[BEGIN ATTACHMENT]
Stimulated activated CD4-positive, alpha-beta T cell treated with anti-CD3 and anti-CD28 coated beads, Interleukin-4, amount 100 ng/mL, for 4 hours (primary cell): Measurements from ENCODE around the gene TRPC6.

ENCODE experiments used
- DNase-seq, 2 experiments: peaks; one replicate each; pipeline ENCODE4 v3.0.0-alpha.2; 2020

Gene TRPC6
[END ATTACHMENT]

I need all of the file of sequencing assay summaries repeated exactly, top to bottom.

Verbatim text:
Stimulated activated CD4-positive, alpha-beta T cell treated with anti-CD3 and anti-CD28 coated beads, Interleukin-4, amount 100 ng/mL, for 4 hours (primary cell): Measurements from ENCODE around the gene TRPC6.

ENCODE experiments used
- DNase-seq, 2 experiments: peaks; one replicate each; pipeline ENCODE4 v3.0.0-alpha.2; 2020

Gene TRPC6